I think I first ate a horse steak when I was a teenager. It was a ski trip. I got my French translation a bit muddled up, I thought I was ordering a shoe.
Horse meat has never been top of my culinary pops but, when you think about it, it is easy to defend eating it, particularly retired race horses, on both moral and environmental grounds.
What a wonderfully versatile animal the horse is. When the planet was last sustainable, horses provided almost all of the transport and cultivation power on farms. Not only can they turn nitrogen-fixing crops, like clover, into energy but they can be completely recycled when they come to the end of their life. You can’t make a tasty meat ball from a decommisioned photo voltaic panel no matter how you flavour the ragu.
Anyway. I’ve written a Farmers Weekly column on the subect next week (plenty of LOLs but hopefully I have avoided all the obvious jokes on the subject, there is nothing about Chepstow or horse radish although Jimmy Savile gets a mention)
I get the impression that a lot of people aren’t that bothered about whether they eat horse or beef anyway. There are those who think that we shouldn’t eat dogs or horses because they are our friends and that they appear to be more human. That’s illogical. I know people with less personality and worse table manners than my dog but I wouldn’t suggest that we eat them.
This horse meat scandal is a question of principle and not DNA. It is simply an issue of trust and honesty. Oh, and carcinogenic drugs used on animals not destined for the food chain.
In some ways this whole episode has been very healthy because it has encoraged us to think about our canivorous habits and how we feel about them. It has made us think about our food supply chain. It has also shown everyone how badly the supermarkets have let down their British beef farmers. They have demanded high standards from British farmers for their fresh meat and then stocked cheap, unknown products elsewhere as competition.
I have been wrong to defend supermarkets in the past. Just how slack were their technical systems when they procured processed meat? They were own brand products, for goodness sake. I didn’t believe that the retailers could be guilty of such hypocrisy and I will feel enraged every time that a retailer pleads total ignorance and uses a supplier as a scapegoat. This said, a few of these meat processors look very, very shady characters indeed.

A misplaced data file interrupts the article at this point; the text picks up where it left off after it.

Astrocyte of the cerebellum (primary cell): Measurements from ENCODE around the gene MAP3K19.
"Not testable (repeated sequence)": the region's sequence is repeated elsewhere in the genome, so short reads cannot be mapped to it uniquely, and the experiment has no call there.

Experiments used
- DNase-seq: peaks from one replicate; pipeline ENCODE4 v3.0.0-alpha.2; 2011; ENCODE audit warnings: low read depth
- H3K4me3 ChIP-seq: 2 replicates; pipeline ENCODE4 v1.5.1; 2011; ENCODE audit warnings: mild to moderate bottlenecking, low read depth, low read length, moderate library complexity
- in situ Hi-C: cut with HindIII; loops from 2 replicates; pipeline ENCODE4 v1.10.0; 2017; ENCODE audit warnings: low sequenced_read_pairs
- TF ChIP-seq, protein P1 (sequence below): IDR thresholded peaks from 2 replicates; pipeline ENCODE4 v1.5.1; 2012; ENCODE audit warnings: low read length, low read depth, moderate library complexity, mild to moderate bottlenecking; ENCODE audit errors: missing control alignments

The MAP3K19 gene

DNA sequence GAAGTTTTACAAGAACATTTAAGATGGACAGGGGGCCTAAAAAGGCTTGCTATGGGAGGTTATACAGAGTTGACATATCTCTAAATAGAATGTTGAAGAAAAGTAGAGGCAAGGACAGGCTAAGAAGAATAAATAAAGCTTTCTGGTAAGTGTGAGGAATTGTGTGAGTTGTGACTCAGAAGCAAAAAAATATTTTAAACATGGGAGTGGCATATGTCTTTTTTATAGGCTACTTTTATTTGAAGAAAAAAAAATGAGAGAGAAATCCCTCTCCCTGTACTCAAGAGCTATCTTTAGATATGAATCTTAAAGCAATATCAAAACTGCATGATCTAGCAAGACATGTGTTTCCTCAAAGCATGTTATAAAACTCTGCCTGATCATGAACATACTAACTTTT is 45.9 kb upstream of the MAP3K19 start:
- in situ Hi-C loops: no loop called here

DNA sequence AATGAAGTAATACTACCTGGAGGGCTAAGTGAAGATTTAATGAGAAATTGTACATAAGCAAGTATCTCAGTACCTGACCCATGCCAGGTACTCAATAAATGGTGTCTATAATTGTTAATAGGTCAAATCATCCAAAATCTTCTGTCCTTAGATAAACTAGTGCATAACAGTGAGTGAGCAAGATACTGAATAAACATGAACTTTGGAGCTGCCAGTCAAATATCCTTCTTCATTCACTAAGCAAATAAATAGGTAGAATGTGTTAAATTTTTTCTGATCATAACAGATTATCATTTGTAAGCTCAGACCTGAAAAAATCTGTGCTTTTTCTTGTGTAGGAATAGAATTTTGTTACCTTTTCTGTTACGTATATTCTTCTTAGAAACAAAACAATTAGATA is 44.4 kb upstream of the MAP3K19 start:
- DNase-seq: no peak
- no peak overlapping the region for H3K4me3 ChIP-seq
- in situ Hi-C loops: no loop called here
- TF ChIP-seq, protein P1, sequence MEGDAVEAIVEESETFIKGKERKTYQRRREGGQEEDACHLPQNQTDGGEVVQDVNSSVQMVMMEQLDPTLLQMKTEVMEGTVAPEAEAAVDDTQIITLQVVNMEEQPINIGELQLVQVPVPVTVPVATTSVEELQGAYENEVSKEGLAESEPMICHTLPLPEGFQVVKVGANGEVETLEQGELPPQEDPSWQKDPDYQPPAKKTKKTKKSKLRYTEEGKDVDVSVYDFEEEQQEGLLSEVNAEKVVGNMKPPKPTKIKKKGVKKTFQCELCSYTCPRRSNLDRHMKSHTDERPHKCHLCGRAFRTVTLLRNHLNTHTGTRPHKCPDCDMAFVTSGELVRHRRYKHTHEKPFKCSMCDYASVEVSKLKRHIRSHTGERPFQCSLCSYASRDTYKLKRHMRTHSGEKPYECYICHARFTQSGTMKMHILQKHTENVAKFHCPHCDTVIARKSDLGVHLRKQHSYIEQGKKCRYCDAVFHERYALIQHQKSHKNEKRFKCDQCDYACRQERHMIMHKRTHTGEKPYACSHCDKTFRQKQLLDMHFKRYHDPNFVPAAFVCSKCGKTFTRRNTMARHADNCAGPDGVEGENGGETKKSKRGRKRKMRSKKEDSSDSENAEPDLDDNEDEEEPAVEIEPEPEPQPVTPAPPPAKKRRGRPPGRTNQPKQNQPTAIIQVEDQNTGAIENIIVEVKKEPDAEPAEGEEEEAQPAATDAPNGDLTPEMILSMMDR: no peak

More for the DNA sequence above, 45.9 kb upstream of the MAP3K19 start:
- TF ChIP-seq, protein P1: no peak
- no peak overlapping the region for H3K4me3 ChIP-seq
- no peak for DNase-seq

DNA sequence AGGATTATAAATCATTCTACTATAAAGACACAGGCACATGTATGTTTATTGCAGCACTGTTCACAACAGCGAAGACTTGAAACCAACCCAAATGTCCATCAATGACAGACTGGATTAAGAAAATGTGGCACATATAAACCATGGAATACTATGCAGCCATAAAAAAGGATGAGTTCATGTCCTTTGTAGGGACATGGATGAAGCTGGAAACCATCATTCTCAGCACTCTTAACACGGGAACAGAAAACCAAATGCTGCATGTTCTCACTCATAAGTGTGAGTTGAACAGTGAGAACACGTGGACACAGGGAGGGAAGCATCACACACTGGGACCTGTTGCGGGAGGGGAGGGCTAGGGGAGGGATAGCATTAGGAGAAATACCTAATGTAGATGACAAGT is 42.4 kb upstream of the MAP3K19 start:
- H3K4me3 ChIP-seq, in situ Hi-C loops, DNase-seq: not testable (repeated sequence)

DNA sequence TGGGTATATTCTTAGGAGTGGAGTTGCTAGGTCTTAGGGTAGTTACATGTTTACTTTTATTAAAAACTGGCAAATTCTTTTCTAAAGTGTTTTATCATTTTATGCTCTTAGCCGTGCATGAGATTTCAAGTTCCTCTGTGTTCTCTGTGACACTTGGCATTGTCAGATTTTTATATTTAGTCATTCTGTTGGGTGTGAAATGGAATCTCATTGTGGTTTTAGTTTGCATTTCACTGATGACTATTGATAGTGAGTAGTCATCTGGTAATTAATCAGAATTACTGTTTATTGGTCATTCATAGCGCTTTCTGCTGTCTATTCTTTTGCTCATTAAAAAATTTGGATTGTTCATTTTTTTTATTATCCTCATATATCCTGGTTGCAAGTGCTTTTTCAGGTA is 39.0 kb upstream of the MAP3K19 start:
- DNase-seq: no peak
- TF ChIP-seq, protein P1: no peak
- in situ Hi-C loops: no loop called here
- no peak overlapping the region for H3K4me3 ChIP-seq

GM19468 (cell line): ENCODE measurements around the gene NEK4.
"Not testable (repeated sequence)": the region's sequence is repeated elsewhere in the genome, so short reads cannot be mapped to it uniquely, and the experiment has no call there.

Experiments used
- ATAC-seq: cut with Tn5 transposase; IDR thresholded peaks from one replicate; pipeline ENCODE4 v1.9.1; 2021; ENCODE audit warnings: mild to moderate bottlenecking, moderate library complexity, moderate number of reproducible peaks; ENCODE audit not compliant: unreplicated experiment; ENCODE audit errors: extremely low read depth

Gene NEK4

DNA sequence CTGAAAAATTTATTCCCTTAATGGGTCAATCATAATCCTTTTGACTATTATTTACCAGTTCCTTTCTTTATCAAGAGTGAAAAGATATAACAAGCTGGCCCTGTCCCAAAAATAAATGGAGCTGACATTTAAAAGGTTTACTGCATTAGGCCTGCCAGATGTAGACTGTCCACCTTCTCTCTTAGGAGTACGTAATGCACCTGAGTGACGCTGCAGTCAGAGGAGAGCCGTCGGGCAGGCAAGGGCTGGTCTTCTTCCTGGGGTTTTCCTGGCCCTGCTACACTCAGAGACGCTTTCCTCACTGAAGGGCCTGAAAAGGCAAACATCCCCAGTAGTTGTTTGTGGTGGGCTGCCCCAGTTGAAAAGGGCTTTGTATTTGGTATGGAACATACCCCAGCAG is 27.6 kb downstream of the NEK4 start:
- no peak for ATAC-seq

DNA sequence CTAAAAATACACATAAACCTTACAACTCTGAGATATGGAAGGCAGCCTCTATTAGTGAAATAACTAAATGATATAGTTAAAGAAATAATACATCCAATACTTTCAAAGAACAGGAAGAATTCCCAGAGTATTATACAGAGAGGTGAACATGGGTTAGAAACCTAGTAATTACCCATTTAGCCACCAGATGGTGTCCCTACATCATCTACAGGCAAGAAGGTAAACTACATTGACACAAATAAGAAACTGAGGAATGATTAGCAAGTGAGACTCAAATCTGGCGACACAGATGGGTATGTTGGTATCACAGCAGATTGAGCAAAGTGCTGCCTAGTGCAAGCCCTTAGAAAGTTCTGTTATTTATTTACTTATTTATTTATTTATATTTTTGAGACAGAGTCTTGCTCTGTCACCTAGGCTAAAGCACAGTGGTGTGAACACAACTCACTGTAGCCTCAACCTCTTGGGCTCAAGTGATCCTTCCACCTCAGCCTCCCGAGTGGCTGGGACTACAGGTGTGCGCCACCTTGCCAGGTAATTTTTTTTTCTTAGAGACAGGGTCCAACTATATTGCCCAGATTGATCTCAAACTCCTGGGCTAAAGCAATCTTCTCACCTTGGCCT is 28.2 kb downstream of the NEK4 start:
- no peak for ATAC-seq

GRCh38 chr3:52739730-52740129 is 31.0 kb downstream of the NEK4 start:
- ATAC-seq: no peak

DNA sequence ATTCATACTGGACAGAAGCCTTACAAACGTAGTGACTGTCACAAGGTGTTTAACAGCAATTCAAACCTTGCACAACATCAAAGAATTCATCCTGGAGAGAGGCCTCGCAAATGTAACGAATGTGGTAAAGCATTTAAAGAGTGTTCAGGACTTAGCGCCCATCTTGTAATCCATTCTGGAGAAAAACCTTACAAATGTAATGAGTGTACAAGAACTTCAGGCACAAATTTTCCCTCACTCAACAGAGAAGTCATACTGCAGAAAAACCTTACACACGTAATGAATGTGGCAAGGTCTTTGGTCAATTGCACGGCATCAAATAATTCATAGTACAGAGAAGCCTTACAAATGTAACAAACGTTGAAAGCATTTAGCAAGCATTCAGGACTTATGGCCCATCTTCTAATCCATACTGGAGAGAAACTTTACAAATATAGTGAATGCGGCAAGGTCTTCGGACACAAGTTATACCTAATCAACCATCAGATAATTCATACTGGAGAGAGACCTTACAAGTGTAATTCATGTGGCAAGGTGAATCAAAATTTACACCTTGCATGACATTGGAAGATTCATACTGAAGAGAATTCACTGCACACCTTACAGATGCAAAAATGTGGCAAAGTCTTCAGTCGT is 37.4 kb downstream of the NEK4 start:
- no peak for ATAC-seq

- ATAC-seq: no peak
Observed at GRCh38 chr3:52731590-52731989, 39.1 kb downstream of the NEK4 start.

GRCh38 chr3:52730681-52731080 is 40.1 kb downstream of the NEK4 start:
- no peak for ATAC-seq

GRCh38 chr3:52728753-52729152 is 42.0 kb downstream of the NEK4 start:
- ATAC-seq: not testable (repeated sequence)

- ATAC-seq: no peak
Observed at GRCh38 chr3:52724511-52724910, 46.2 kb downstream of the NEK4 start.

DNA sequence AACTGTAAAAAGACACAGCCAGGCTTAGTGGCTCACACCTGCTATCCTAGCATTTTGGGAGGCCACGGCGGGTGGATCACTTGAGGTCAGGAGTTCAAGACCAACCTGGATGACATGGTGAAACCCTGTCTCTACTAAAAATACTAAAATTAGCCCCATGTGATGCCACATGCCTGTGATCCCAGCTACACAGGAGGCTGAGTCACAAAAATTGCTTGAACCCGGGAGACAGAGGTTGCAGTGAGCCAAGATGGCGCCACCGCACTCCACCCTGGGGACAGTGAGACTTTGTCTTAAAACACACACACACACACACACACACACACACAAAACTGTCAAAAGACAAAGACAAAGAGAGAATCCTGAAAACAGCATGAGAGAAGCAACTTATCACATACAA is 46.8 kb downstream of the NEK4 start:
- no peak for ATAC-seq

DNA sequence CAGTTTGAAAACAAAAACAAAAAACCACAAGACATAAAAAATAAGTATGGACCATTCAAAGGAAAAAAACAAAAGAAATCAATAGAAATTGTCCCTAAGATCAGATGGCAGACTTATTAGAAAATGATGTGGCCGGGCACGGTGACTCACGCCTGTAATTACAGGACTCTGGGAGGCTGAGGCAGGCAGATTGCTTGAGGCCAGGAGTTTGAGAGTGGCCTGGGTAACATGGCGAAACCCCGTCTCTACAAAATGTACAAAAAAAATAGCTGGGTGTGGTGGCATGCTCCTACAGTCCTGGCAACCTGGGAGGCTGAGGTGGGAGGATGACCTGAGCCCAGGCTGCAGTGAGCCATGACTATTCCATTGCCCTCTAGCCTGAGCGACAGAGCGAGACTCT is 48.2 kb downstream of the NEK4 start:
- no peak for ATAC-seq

The NFU’s new campaign, launched this weekend, is timely and I hope it is a success. It’s a little opportunistic obviously; ultimately virtually all farmers and consumers are all linked into the same centralised food system in one way or another, but it is right to shout about the basic safeguards that British farm assurance provides for consumers.
I hope that this news story drives consumers back to local butchers. There isn’t a bad butcher’s shop in Britain (unless you are a vegetarian in which case there isn’t a good butcher’s shop in Britain). Butchers have had to be excellent in order to survive the last couple of decades and, for places that essentially sell dead bodies, they are mostly very cheery and life affirming places. It is very rare that I pass a butcher’s shop without tasting their sausage roll, this is how I keep my amazing figure line.
The only problem is that we shut most of the small abbatoirs. Some butchers now buy in their meat already cut. In the name of convenience, food safety, hygiene and lower prices society has killed the system that once provided us with the transparency, traceability and connection that we now crave.
There are more people than you think with blood on their hands.